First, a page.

Police investigating threats against Ulster Unionist Party staff

‘Threatening’ calls made to UUP headquarters after the party’s refusal of electoral pact with DUP

Ulster Unionist headquarters in east Belfast. The party has refused an electoral pact with the DUP for the upcoming Westminster election. Photograph: Google Street View

Ulster Unionist headquarters in east Belfast. The party has refused an electoral pact with the DUP for the upcoming Westminster election. Photograph: Google Street View

 

Threats against Ulster Unionist Party (UUP) staff are being investigated by the police in Northern Ireland.

In a statement, the UUP said their “headquarters had received a number of calls of a threatening nature and we have alerted the Police Service of Northern Ireland to that fact.”

It follows the party’s refusal to form an electoral pact with the Democratic Unionist Party (DUP) in the North Belfast constituency.

The incoming UUP leader, Steve Aiken, had ruled out an election pact with the DUP in the forthcoming general election and said he would run a candidate in all 18 of the North’s constituencies.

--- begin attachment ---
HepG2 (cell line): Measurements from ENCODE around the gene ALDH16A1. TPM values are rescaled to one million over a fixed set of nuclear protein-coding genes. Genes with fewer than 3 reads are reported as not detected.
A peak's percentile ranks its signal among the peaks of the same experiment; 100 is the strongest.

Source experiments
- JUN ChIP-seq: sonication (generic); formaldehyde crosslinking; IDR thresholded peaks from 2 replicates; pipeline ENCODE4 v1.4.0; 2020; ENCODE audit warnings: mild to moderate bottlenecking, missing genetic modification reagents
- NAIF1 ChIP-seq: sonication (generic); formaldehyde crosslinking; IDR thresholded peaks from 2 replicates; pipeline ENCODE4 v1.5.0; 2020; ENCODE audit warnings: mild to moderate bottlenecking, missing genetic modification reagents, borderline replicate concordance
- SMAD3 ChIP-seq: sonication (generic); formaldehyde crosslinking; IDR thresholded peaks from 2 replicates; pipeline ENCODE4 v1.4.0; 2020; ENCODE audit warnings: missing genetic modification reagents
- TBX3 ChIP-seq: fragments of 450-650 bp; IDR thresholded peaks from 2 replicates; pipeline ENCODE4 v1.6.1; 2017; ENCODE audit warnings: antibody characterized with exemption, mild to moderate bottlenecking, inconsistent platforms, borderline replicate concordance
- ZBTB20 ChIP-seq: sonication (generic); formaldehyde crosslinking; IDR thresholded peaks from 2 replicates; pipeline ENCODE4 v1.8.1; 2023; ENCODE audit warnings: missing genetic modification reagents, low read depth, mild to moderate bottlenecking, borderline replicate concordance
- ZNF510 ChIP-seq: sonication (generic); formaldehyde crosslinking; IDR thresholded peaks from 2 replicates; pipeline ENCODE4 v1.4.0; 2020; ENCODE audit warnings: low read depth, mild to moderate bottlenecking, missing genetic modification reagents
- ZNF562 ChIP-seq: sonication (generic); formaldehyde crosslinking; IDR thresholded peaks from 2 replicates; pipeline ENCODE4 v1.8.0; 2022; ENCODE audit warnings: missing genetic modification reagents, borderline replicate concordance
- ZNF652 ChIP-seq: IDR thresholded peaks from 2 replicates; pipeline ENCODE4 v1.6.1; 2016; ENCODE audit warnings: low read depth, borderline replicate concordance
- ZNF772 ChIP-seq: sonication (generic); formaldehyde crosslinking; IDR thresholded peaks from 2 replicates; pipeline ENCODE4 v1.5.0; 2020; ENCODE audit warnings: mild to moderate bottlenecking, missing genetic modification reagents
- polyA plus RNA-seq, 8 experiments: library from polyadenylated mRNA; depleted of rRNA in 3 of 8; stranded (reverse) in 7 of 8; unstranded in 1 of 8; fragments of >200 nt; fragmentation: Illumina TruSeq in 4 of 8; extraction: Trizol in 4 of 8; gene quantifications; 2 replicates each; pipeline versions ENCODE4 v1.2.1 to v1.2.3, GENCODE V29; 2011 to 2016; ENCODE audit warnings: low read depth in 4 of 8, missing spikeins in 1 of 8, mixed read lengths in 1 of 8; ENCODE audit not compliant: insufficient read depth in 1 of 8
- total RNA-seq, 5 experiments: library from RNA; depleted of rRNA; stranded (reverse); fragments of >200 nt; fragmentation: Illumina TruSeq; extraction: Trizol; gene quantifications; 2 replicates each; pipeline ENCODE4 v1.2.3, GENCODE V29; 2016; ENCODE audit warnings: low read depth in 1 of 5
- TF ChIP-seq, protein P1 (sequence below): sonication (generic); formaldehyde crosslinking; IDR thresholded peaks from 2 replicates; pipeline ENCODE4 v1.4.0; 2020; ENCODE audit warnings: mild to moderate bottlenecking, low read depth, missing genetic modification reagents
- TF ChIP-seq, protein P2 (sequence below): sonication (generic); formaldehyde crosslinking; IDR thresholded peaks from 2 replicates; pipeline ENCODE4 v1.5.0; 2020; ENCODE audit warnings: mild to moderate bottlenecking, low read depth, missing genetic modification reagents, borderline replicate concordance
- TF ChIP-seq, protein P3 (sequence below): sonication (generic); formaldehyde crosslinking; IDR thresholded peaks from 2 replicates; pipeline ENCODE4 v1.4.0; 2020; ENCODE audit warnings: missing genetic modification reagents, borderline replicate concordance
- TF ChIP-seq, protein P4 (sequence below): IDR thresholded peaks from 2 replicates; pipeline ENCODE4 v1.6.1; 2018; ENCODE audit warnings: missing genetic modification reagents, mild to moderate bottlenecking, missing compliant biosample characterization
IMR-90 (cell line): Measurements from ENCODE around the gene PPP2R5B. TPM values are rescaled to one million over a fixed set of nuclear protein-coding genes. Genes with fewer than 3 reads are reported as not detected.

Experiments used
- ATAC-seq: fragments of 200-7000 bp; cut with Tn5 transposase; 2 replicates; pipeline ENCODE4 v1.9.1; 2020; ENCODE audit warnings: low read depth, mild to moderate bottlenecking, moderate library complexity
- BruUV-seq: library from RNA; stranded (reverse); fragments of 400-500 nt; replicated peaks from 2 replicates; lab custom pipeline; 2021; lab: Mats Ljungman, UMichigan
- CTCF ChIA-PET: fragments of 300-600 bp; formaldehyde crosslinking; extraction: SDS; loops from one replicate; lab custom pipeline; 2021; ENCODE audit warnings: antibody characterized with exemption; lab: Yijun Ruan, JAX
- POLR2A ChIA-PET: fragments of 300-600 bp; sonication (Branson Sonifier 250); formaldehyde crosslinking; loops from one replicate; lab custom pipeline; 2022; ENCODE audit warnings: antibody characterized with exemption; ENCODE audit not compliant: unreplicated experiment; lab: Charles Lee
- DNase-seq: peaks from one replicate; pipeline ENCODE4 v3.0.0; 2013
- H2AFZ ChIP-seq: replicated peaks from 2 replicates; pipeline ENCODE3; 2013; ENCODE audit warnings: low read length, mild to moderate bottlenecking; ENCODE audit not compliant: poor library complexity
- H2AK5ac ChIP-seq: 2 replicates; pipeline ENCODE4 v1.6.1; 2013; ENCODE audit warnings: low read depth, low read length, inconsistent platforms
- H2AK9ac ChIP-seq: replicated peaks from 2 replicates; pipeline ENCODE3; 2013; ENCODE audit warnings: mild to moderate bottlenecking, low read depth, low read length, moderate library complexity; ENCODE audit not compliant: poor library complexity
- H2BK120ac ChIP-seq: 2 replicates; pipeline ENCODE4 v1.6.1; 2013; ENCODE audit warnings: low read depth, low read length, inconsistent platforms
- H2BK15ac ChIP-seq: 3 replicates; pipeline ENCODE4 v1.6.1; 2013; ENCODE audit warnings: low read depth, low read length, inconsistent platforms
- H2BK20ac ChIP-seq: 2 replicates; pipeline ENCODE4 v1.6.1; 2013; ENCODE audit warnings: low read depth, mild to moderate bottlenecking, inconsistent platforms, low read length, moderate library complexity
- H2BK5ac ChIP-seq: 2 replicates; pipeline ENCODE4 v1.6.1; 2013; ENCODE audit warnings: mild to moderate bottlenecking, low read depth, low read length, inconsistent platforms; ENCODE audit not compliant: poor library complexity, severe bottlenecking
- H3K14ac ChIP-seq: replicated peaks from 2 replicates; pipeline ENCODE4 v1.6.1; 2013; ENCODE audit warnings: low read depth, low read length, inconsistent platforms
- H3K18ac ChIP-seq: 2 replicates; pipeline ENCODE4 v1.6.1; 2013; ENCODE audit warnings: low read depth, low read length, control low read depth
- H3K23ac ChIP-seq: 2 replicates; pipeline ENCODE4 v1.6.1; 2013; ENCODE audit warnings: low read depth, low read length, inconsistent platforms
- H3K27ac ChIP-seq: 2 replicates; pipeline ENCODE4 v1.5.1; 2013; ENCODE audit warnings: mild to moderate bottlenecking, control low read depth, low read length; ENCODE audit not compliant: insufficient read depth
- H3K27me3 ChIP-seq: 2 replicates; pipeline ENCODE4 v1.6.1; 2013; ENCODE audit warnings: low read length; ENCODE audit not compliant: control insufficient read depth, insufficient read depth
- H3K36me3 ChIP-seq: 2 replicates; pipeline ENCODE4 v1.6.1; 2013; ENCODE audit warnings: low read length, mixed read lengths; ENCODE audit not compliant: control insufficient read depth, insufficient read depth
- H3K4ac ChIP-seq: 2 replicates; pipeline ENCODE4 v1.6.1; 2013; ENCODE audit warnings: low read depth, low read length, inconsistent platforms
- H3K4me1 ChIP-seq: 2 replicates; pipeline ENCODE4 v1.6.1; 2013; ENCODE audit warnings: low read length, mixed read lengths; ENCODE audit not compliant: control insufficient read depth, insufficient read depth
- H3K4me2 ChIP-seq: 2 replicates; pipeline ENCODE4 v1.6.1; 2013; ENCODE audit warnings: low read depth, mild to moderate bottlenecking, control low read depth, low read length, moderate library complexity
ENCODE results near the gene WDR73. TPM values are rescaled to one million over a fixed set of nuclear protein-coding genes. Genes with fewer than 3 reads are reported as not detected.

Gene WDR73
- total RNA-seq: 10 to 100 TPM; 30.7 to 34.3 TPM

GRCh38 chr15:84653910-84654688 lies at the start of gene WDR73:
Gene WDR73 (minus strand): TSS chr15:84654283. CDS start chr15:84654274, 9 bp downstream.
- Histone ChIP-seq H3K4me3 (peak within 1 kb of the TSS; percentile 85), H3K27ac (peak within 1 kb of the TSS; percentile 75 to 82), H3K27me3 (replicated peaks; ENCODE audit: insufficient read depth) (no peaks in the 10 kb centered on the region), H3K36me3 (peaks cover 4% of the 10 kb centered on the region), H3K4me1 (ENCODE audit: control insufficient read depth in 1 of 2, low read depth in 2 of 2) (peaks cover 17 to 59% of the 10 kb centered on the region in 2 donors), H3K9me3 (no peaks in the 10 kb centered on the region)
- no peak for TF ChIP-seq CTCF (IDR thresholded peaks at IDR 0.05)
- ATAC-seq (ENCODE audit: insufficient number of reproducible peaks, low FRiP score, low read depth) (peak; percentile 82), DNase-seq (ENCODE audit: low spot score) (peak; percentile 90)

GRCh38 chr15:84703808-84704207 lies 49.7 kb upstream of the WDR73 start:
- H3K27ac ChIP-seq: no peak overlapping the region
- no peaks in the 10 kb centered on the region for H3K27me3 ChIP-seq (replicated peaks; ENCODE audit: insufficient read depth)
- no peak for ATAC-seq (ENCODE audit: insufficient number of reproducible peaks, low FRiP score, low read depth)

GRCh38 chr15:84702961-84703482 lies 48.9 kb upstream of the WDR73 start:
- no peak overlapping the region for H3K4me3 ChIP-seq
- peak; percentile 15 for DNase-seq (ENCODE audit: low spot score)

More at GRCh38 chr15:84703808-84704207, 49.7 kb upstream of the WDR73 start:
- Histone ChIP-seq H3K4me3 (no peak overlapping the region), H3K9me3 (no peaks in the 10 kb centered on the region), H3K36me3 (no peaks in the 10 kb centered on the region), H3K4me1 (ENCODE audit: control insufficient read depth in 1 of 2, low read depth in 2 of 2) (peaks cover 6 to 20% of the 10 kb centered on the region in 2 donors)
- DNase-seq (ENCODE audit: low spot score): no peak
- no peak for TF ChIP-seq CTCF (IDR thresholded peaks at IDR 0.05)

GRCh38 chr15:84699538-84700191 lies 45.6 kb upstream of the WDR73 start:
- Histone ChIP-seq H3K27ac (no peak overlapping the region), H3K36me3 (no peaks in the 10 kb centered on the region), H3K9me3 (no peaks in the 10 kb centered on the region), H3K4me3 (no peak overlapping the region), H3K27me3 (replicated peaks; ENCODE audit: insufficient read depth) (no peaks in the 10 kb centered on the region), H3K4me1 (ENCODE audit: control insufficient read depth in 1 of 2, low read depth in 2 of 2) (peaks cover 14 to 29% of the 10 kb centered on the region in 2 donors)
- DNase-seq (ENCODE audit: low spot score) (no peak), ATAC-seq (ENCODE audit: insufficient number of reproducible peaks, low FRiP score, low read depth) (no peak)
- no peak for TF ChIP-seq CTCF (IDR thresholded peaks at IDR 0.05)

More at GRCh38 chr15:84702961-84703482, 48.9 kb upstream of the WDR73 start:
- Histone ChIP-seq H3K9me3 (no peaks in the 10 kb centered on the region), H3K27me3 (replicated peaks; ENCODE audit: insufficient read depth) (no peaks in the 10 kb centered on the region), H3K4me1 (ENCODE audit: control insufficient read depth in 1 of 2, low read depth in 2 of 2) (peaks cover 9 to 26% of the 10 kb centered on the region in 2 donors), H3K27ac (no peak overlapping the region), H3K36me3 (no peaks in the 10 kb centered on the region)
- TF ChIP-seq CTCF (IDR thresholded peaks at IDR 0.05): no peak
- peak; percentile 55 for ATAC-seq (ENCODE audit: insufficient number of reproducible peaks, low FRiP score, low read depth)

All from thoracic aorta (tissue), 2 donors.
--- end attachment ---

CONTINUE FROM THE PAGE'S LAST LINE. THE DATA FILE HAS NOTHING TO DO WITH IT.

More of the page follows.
In an open letter published in the Belfast Telegraph on Thursday, 25 unionists from North Belfast – including current and former members of the UUP – outlined their “strong opposition” to any proposal to split the unionist vote in the constituency.

The current MP, the DUP’s deputy leader Nigel Dodds, is defending a majority of less than 2,000, and they argue that any split could gift the seat to John Finucane of Sinn Féin.

Speaking on the BBC’s The View programme, Mr Aiken said his party had been “receiving threats to staff and members.”

This, he said, “undermines the entire principle of democracy, and it’s not the sort of thing we should be accepting.”

Mr Dodds said “any such incidents are deplorable and must be totally condemned.

“The only appropriate way to express your views and the most effective way to send a message in our society is through the ballot box,” he said.